You have a mind-blowing idea and the world needs to know it. The only hurdle standing in between you and success is a lack of cold, hard cash to realize your master plan. Luckily, there are options out there to finance your project without turning to the bank or exploiting your personal savings. Crowdfunding has become one of the most popular subsidizing methods for entrepreneurs. By Irene Broer
It may sound like the latest trend, but crowdfunding has been around for centuries. The digital age has dramatically boosted its popularity, with websites such as Kickstarter and SeedInvest giving rise to successful campaigns in the creative industry and beyond. The Coolest Cooler, a blender with an integrated speaker set, USB-charger and LED light, raised over $13 million in 2014. The road to success seems simple: find a group of people willing to donate money to your project and you’re good to go. As always, reality is more complex. We’ve put together the 5 must-knows of crowdfunding that entrepreneurial spirits should keep in mind before trying their luck.
1. Polish your project
A great idea on its own is not enough: a thoroughly designed business plan is crucial for any successful crowdfunding campaign. First of all, make sure there’s a market for your Next Big Thing: what’s in it for the future investors? You need to work out your project in detail and set concrete goals in terms of money and time. Calculate how much money you are going to need to launch your project and take into account production and shipping costs. Design a reasonable timeframe to gather funds, execute your project and deliver back to your supporters. Don’t forget to prepare for setbacks: what happens if a prototype comes out wrong, or you encounter a manufacturing delay?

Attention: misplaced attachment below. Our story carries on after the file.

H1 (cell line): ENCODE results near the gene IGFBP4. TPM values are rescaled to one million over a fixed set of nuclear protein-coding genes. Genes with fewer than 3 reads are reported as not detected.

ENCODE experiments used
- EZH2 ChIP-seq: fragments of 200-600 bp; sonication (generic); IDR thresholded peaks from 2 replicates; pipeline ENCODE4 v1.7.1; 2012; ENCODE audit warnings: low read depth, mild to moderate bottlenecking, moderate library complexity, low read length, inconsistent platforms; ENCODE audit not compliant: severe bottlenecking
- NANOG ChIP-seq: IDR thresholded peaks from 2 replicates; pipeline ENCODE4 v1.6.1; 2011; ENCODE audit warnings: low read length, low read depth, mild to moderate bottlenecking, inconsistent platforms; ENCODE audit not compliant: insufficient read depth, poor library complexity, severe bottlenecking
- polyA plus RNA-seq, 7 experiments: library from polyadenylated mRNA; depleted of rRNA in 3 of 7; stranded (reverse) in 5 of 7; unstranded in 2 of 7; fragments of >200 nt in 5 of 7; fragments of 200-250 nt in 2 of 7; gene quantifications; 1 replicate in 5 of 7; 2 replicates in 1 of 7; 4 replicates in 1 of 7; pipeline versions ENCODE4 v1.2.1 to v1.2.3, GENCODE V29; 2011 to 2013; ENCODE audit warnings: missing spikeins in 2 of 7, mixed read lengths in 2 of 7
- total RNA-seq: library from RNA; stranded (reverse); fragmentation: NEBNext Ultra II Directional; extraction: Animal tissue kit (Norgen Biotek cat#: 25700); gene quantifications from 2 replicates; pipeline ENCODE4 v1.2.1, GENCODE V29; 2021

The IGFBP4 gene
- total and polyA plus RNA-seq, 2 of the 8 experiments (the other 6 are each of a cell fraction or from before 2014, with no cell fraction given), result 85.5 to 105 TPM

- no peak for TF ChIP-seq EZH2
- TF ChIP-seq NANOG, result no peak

2. Type of funding
Consider which form of crowdfunding suits your project best: simple donations, a reward system or investments. The most well-known type is donation in return for special perks. Often, investors choose from several amounts: the larger the donation, the more sizable the reward. For a full-priced donation, supporters might for example “buy” the finished product: a prototype, tickets for a premiere or a CD. Another popular option is crowdinvestment, in which supporters buy a share of the start-up. This typically involves larger sums of money which help the project to take off quickly, but also means you will have to share your successes … and losses.
3. Choose your platform
The amount of crowdfunding platforms out there can make it hard to choose the right one for you. Some focus on music or apps while others exclusively showcase projects that are socially or environmentally sustainable. Almost all take a share of the donations, usually around 5 per cent. It’s important to consider what happens when your project doesn’t reach the goal. Platforms deal differently with this situation, so make sure you don’t run into any surprises. Like most, Kickstarter hosts all-or-nothing campaigns: the money goes back to the investors if the project doesn’t meet its goals. Indiegogo lets you keep the donations, but takes back 9 per cent.
4. Campaign, campaign, campaign!
It’s time to put the “crowd” into crowdfunding. Getting your project out there is the first step in finding donators. Videos are a great way to present your idea: keep it short, personal, entertaining and make sure to visualize the final result. Future donators will want to know what they gain by supporting you, so do your best to engage them with cool perks and rewards. Set up a separate website on which people can learn about the project in detail and even pre-order. Needless to say, social media are your friend and you’ll want to Tweet, Facebook and Instagram as much as you can. Your own personal network can be a wonderful asset, so get your friends and family involved to spread the word.
5. Give back to the crowd
If the masses loved your idea, you’ll now have a comfortable amount of donated money waiting to be put to good use. The next steps can daunting: you need to get the production and shipping process going, thank your donators and keep them updated. Now that you’re in business, make sure there’s a cash flow independent of the donated money. By setting up an online shop you can avoid production coming to a screeching halt when the donations have run dry. Of course, you’ll want to express your gratitude to the crowd that funded you. What about sending them all a neat printed t-shirt for starters?